(The government admitted this, that’s why it’s point number 4 of the 8-point agenda of Secretary Bello – to create these job opportunities in the country so that migration will not be out of compulsion. Previous administrations have also acknowledged that but I think it’s very serious. So we do not say “stop migration,” but provide an option that men and women can have decent work here.)
Villalba also pointed out that concrete actions must be spelled out. “If we don’t talk about the basics and nitty gritty, we will just be talking and saying, ‘Come home Filipinos from abroad,’ without much to offer even at the policy level and strategies.”
Lack of access
Also part of the problem is OFWs’ lack of access to government support when they start new jobs.
“We have had migrant workers – groups of migrant workers who have come home and started their own businesses… These businesses have been sustainable: an integrated farm, investments in a rice mill, etc, and it’s very sad to say that they’ve been applying for support from OWWA and until now, they haven’t received support. This has been going on for years, they already went through two OWWA heads,” said Villalba in a mix of English and Filipino.
Cacdac also said that the government’s reintegration programs should be connected to employment-generating activities for returning OFWs and that these should be aligned with the interests of various government agencies.
“We will have to make sure that all the businesses that are in the menu of options for our workers are aligned with the Department of Trade and Industry, the Department of Agriculture, NEDA, and the Department of Labor and Employment, and are those where the chances of success in reintegrating workers are very high,” Cacdac said.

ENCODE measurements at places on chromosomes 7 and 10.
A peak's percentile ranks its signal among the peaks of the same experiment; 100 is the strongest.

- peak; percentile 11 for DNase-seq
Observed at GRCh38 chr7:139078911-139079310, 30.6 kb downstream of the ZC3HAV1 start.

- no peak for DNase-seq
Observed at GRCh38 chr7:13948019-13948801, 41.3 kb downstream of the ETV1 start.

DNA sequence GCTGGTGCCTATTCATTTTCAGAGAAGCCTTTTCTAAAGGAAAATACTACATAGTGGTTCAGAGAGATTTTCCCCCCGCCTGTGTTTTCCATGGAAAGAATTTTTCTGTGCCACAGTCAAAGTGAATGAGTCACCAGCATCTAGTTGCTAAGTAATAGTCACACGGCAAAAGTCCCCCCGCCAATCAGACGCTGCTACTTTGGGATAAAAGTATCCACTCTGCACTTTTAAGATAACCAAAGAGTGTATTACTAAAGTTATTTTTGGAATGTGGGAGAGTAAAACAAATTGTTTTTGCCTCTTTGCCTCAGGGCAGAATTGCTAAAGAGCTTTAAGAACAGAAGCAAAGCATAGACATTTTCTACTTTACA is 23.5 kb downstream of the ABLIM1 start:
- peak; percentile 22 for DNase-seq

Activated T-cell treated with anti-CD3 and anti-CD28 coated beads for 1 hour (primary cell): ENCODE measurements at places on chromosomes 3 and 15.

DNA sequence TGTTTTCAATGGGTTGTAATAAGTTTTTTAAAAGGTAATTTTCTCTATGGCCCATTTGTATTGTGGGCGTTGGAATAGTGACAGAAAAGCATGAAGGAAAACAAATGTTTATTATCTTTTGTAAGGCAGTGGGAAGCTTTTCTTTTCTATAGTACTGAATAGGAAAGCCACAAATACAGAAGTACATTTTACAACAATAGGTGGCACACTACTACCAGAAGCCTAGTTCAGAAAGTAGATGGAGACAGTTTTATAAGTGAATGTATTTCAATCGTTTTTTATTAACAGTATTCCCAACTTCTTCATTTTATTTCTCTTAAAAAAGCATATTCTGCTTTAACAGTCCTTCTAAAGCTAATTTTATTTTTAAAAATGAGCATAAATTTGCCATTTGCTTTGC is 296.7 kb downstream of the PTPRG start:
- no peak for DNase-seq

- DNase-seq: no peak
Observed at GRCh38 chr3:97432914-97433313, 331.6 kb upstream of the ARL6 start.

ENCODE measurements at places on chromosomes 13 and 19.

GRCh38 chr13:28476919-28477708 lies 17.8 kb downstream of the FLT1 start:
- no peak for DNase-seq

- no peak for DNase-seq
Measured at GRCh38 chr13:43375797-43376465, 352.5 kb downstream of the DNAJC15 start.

“We will not encourage an OFW who comes home to get into a business that will not be successful in the local or international market anyway,” he added.
‘Change the narrative’
Sana and Villalba also proposed that a change in the narrative of labor migration can help OFWs empower themselves to not only return home, but also actively protect their rights and interests.
“We need to change the narrative of labor migration. It can’t always be the perspective that, ‘We’re unfortunate, there is no work and so we have to leave.’ I think we need to hear more employers saying, ‘We value the work of Filipino migrants.’ Engineer or domestic worker, they are doing important work,” Sana said in a mix of English and Filipino.
Villalba added, “Hindi lang sila victims (They’re not just victims) and they’re not just clients but they should be empowered to be part of the planning, part of the implementation of all this.”
#OFWRights: Duterte’s Migration Policy was a roundtable discussion organized by Rappler, the Center for Migrant Advocacy, and the Working Group on Migration from the Department of Political Science at the Ateneo de Manila University.
Hosted by freelance journalist Ana Santos, the panel discussion tackled issues affecting OFWs including streamlining government offices, expansion of benefits, long-term solutions, and onsite protection. – Rappler.com